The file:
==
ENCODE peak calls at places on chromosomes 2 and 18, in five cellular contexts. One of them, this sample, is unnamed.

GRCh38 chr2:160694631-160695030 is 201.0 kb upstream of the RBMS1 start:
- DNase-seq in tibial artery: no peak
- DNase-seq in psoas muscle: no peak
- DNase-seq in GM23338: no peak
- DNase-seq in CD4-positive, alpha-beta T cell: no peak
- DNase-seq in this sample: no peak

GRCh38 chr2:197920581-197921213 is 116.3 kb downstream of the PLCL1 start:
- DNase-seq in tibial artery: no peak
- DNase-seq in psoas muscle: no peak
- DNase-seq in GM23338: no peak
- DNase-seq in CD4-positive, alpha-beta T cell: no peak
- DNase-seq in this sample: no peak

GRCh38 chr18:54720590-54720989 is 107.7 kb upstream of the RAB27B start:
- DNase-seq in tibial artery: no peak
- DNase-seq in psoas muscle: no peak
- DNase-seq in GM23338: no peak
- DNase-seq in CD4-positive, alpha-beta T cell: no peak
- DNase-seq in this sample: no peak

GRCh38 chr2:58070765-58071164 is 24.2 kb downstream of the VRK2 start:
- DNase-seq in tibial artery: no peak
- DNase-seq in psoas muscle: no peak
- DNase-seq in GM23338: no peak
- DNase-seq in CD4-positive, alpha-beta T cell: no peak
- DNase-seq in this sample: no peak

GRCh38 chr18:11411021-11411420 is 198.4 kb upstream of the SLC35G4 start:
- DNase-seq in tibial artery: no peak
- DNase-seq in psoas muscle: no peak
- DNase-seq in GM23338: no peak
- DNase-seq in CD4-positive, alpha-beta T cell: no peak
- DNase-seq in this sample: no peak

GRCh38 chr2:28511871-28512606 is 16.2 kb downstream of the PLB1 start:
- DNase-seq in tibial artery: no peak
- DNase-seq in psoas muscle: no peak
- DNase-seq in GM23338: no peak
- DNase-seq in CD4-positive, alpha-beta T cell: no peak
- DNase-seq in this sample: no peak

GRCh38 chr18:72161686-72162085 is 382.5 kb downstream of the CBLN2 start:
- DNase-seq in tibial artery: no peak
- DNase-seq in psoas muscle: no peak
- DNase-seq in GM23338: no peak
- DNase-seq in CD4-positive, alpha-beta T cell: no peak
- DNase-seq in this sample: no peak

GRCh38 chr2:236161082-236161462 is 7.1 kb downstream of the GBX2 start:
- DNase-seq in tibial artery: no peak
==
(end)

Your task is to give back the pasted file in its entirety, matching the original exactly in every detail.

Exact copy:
ENCODE peak calls at places on chromosomes 2 and 18, in five cellular contexts. One of them, this sample, is unnamed.

GRCh38 chr2:160694631-160695030 is 201.0 kb upstream of the RBMS1 start:
- DNase-seq in tibial artery: no peak
- DNase-seq in psoas muscle: no peak
- DNase-seq in GM23338: no peak
- DNase-seq in CD4-positive, alpha-beta T cell: no peak
- DNase-seq in this sample: no peak

GRCh38 chr2:197920581-197921213 is 116.3 kb downstream of the PLCL1 start:
- DNase-seq in tibial artery: no peak
- DNase-seq in psoas muscle: no peak
- DNase-seq in GM23338: no peak
- DNase-seq in CD4-positive, alpha-beta T cell: no peak
- DNase-seq in this sample: no peak

GRCh38 chr18:54720590-54720989 is 107.7 kb upstream of the RAB27B start:
- DNase-seq in tibial artery: no peak
- DNase-seq in psoas muscle: no peak
- DNase-seq in GM23338: no peak
- DNase-seq in CD4-positive, alpha-beta T cell: no peak
- DNase-seq in this sample: no peak

GRCh38 chr2:58070765-58071164 is 24.2 kb downstream of the VRK2 start:
- DNase-seq in tibial artery: no peak
- DNase-seq in psoas muscle: no peak
- DNase-seq in GM23338: no peak
- DNase-seq in CD4-positive, alpha-beta T cell: no peak
- DNase-seq in this sample: no peak

GRCh38 chr18:11411021-11411420 is 198.4 kb upstream of the SLC35G4 start:
- DNase-seq in tibial artery: no peak
- DNase-seq in psoas muscle: no peak
- DNase-seq in GM23338: no peak
- DNase-seq in CD4-positive, alpha-beta T cell: no peak
- DNase-seq in this sample: no peak

GRCh38 chr2:28511871-28512606 is 16.2 kb downstream of the PLB1 start:
- DNase-seq in tibial artery: no peak
- DNase-seq in psoas muscle: no peak
- DNase-seq in GM23338: no peak
- DNase-seq in CD4-positive, alpha-beta T cell: no peak
- DNase-seq in this sample: no peak

GRCh38 chr18:72161686-72162085 is 382.5 kb downstream of the CBLN2 start:
- DNase-seq in tibial artery: no peak
- DNase-seq in psoas muscle: no peak
- DNase-seq in GM23338: no peak
- DNase-seq in CD4-positive, alpha-beta T cell: no peak
- DNase-seq in this sample: no peak

GRCh38 chr2:236161082-236161462 is 7.1 kb downstream of the GBX2 start:
- DNase-seq in tibial artery: no peak